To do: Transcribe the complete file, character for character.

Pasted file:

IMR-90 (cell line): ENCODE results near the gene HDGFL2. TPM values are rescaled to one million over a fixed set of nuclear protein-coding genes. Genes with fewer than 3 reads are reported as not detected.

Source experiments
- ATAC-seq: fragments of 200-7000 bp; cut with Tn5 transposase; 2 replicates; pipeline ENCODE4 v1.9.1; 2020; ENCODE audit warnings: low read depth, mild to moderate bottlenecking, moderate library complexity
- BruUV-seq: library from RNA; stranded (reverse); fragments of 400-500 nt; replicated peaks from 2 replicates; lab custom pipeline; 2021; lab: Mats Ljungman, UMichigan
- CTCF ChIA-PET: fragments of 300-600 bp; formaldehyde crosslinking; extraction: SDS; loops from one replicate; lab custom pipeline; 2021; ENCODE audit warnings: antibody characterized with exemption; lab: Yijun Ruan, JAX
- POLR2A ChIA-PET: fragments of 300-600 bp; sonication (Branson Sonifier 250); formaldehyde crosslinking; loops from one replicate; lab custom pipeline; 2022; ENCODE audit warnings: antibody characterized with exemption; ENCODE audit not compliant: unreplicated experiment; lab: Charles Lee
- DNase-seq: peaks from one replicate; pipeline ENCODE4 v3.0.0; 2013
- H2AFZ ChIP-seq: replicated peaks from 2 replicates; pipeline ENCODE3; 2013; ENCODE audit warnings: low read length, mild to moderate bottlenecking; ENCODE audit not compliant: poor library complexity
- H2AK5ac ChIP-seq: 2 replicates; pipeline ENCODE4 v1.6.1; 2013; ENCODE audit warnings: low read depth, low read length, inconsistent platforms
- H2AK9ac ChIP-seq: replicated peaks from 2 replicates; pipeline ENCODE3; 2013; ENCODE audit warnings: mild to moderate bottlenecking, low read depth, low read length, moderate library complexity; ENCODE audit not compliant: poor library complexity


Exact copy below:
IMR-90 (cell line): ENCODE results near the gene HDGFL2. TPM values are rescaled to one million over a fixed set of nuclear protein-coding genes. Genes with fewer than 3 reads are reported as not detected.

Source experiments
- ATAC-seq: fragments of 200-7000 bp; cut with Tn5 transposase; 2 replicates; pipeline ENCODE4 v1.9.1; 2020; ENCODE audit warnings: low read depth, mild to moderate bottlenecking, moderate library complexity
- BruUV-seq: library from RNA; stranded (reverse); fragments of 400-500 nt; replicated peaks from 2 replicates; lab custom pipeline; 2021; lab: Mats Ljungman, UMichigan
- CTCF ChIA-PET: fragments of 300-600 bp; formaldehyde crosslinking; extraction: SDS; loops from one replicate; lab custom pipeline; 2021; ENCODE audit warnings: antibody characterized with exemption; lab: Yijun Ruan, JAX
- POLR2A ChIA-PET: fragments of 300-600 bp; sonication (Branson Sonifier 250); formaldehyde crosslinking; loops from one replicate; lab custom pipeline; 2022; ENCODE audit warnings: antibody characterized with exemption; ENCODE audit not compliant: unreplicated experiment; lab: Charles Lee
- DNase-seq: peaks from one replicate; pipeline ENCODE4 v3.0.0; 2013
- H2AFZ ChIP-seq: replicated peaks from 2 replicates; pipeline ENCODE3; 2013; ENCODE audit warnings: low read length, mild to moderate bottlenecking; ENCODE audit not compliant: poor library complexity
- H2AK5ac ChIP-seq: 2 replicates; pipeline ENCODE4 v1.6.1; 2013; ENCODE audit warnings: low read depth, low read length, inconsistent platforms
- H2AK9ac ChIP-seq: replicated peaks from 2 replicates; pipeline ENCODE3; 2013; ENCODE audit warnings: mild to moderate bottlenecking, low read depth, low read length, moderate library complexity; ENCODE audit not compliant: poor library complexity